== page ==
March 2019:  Submitted by Hannah Gordon, Chartered Physiotherapist

Does the ‘Otago exercise programme’ reduce mortality and falls in older adults? : A systematic review and meta-analysis

Article in Age and Ageing, 2010; Susie Thomas, Shylie Mackintosh and Julie Halbert

Falls and fall-related injuries are a serious consequence of ageing.  The ‘Otago exercise programme’ (OEP) is a strength and balance retraining programme designed to prevent falls in older people living in the community. This article was a review of all the available evidence on the effect of the Otago Exercise Programme on the risk of death and fall rates on adults. All participants were 65+ years old and were living in the community. Participants engaged in a tailored, home based, strength and balance retraining programme, where resistance to lower limb muscles was provided via ankle cuff weights and the programme was carried out at least three times per week. The programme increased in difficulty either by increasing resistance, repetitions, difficulty of the exercises or by increasing distance walked. Participants in the trials were followed up at 12 months to analyse the fall and mortality rates. The Otago Exercise Programme was shown to significantly reduce the risk of death over 12 months and significantly reduced fall rates. For those that were exercising three times per week, the risk of a fall was 77% lower than those who were exercising once or less per week.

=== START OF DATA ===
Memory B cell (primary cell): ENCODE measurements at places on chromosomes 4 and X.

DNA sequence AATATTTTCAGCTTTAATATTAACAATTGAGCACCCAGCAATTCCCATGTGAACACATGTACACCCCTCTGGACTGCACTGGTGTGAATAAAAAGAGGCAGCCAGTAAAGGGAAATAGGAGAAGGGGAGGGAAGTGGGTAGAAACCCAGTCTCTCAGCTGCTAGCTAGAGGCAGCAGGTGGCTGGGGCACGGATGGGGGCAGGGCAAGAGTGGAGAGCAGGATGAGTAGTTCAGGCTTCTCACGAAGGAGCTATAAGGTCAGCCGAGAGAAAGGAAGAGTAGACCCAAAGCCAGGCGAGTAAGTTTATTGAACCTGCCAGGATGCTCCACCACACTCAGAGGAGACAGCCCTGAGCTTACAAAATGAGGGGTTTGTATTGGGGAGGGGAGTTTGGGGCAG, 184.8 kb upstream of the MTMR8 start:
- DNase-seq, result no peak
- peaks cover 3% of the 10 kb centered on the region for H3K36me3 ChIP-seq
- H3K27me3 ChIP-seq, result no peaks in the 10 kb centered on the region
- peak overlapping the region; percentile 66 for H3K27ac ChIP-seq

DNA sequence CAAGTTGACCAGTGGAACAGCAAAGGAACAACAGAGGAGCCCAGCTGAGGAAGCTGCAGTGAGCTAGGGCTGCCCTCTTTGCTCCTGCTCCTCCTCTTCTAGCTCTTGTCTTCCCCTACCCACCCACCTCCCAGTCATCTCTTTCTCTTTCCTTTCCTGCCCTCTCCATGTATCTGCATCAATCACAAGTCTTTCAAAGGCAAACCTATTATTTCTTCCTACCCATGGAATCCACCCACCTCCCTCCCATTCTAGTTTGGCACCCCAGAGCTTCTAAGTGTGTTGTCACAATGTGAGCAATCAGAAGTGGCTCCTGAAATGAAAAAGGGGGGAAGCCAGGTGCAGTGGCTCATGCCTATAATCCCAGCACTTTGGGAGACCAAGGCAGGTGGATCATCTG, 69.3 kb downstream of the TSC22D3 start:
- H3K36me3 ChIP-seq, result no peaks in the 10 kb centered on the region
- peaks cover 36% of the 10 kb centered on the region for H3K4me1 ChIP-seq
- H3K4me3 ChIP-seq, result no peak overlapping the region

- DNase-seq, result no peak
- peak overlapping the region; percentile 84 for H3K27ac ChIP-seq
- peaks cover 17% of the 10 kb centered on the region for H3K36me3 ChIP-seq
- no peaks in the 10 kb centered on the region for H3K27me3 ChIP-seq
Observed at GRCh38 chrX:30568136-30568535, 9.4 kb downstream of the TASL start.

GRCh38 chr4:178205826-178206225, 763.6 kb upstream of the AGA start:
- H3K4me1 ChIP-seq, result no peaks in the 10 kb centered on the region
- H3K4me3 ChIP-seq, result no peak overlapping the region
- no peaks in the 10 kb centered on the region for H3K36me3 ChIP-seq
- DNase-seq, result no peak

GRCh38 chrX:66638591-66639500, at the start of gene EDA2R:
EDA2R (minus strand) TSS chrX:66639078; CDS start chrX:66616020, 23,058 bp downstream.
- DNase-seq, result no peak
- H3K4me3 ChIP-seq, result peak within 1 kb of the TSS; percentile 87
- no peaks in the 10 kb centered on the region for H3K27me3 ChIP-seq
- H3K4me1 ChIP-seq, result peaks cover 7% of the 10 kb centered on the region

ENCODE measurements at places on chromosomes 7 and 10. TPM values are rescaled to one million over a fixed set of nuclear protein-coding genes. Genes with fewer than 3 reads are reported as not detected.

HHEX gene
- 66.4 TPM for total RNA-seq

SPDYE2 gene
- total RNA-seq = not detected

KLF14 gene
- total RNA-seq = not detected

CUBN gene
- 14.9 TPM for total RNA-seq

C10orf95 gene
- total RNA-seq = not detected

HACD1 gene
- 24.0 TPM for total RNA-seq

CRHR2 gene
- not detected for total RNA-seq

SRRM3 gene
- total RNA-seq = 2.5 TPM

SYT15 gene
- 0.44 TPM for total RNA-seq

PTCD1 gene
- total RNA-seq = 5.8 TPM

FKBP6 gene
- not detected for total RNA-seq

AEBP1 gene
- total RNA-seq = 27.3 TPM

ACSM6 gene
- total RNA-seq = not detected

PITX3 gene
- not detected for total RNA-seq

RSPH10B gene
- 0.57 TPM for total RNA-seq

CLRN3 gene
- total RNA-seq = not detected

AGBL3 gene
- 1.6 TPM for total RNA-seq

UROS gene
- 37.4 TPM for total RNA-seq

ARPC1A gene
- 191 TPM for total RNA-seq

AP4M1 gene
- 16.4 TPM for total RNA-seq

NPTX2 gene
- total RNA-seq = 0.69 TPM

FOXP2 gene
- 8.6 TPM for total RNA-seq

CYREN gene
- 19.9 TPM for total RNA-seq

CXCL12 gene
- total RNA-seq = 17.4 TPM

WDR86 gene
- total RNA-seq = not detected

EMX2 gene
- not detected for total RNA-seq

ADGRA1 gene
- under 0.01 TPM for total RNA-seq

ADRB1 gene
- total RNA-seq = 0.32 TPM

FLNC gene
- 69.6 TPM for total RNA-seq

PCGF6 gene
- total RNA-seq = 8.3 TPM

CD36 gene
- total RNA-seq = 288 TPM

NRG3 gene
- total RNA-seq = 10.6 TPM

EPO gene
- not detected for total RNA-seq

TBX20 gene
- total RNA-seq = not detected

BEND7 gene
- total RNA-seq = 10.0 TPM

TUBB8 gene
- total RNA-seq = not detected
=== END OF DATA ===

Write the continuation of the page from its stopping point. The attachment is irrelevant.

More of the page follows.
Conclusion: the OEP significantly reduces the risk of death and falling in older community-dwelling adults.

 

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